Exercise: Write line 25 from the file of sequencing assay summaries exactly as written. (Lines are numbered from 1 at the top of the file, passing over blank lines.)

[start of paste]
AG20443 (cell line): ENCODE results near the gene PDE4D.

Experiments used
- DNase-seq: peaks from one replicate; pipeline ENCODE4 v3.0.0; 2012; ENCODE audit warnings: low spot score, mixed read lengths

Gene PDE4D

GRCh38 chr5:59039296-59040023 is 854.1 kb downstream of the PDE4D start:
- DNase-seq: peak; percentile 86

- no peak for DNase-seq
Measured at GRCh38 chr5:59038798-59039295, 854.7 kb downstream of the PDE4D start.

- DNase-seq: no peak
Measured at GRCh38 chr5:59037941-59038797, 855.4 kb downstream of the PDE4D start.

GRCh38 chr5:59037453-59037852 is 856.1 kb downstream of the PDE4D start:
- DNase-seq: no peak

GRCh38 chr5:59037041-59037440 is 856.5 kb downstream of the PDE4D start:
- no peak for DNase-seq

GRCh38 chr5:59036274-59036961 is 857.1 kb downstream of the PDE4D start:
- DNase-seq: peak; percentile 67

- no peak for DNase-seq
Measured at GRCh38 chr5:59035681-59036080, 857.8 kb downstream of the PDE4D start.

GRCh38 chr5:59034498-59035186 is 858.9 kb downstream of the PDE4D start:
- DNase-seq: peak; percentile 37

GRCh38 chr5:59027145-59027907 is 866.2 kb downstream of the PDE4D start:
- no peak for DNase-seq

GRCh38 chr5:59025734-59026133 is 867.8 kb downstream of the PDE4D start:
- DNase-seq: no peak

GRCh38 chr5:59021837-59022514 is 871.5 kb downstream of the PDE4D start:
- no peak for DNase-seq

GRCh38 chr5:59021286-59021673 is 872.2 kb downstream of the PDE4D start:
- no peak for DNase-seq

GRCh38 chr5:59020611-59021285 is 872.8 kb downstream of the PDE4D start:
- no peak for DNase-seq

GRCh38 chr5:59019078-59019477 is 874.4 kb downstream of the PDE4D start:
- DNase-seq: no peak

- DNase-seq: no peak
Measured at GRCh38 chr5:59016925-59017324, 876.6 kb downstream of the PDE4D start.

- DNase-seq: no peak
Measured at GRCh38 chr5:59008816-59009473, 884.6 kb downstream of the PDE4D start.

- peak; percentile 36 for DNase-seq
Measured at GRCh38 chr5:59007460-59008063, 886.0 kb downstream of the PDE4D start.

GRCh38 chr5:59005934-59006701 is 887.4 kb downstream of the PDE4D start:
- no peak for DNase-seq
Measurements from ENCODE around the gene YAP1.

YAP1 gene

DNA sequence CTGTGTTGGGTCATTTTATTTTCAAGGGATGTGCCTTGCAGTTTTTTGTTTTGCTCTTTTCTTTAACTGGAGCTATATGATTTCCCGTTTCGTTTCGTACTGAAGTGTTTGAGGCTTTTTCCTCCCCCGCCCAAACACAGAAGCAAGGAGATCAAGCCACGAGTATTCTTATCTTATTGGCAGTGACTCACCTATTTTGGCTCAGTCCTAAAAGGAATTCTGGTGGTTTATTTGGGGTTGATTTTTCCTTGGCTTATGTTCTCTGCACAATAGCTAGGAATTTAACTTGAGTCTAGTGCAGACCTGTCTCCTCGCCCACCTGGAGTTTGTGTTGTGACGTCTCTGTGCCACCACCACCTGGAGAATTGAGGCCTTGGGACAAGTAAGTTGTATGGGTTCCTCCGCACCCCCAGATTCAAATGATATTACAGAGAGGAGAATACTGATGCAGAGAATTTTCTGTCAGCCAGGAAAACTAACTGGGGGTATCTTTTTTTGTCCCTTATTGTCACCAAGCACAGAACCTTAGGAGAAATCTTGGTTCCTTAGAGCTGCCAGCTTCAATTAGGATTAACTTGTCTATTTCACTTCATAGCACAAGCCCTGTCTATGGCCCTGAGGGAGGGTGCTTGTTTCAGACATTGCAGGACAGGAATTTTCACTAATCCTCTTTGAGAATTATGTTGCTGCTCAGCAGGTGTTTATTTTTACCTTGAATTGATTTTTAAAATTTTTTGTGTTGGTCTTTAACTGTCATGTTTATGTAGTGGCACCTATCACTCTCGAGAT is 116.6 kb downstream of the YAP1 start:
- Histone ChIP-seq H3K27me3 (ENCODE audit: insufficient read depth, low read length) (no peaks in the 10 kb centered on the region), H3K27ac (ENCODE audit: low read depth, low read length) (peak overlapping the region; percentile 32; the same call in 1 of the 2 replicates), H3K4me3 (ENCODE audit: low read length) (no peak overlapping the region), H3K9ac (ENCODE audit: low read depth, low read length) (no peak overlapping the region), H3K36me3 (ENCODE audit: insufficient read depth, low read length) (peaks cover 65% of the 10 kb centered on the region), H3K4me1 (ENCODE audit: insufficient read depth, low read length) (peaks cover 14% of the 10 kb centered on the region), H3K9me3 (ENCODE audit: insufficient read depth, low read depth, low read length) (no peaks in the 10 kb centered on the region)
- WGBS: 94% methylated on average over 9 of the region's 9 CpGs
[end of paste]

GRCh38 chr5:59021837-59022514 is 871.5 kb downstream of the PDE4D start: